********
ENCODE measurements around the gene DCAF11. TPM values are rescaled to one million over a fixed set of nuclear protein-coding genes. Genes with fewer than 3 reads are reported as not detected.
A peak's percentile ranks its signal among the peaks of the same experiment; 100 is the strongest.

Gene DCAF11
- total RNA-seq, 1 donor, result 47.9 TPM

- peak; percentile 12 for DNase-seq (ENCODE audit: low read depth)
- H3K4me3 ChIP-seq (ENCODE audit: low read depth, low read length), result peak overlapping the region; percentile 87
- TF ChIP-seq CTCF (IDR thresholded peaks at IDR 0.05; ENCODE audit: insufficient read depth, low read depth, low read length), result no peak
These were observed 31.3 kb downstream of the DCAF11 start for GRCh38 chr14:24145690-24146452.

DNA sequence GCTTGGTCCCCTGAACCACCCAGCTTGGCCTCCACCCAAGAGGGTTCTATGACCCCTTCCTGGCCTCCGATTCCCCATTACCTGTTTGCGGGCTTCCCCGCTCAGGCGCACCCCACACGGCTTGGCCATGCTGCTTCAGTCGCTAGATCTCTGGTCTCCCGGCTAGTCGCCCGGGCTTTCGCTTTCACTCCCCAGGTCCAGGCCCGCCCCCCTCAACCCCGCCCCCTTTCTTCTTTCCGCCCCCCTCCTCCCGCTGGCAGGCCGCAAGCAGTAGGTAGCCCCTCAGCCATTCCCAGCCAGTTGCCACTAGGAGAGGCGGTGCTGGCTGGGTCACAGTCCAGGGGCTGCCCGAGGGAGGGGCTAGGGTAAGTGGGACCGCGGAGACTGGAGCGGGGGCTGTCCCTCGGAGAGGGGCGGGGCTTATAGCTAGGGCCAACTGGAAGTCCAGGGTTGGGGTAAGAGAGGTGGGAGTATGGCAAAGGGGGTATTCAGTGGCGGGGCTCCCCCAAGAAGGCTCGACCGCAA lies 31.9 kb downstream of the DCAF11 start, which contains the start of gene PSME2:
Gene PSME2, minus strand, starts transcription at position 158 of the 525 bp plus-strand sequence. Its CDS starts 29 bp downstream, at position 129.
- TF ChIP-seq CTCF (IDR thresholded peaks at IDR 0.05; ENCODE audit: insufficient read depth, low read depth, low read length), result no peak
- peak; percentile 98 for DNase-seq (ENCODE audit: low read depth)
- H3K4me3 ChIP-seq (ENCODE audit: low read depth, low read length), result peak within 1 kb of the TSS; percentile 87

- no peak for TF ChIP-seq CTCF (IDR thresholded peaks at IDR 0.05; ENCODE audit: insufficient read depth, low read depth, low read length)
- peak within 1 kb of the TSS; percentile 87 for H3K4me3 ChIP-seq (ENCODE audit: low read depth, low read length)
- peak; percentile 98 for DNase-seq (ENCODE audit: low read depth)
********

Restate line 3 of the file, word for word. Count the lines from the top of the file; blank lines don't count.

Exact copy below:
Gene DCAF11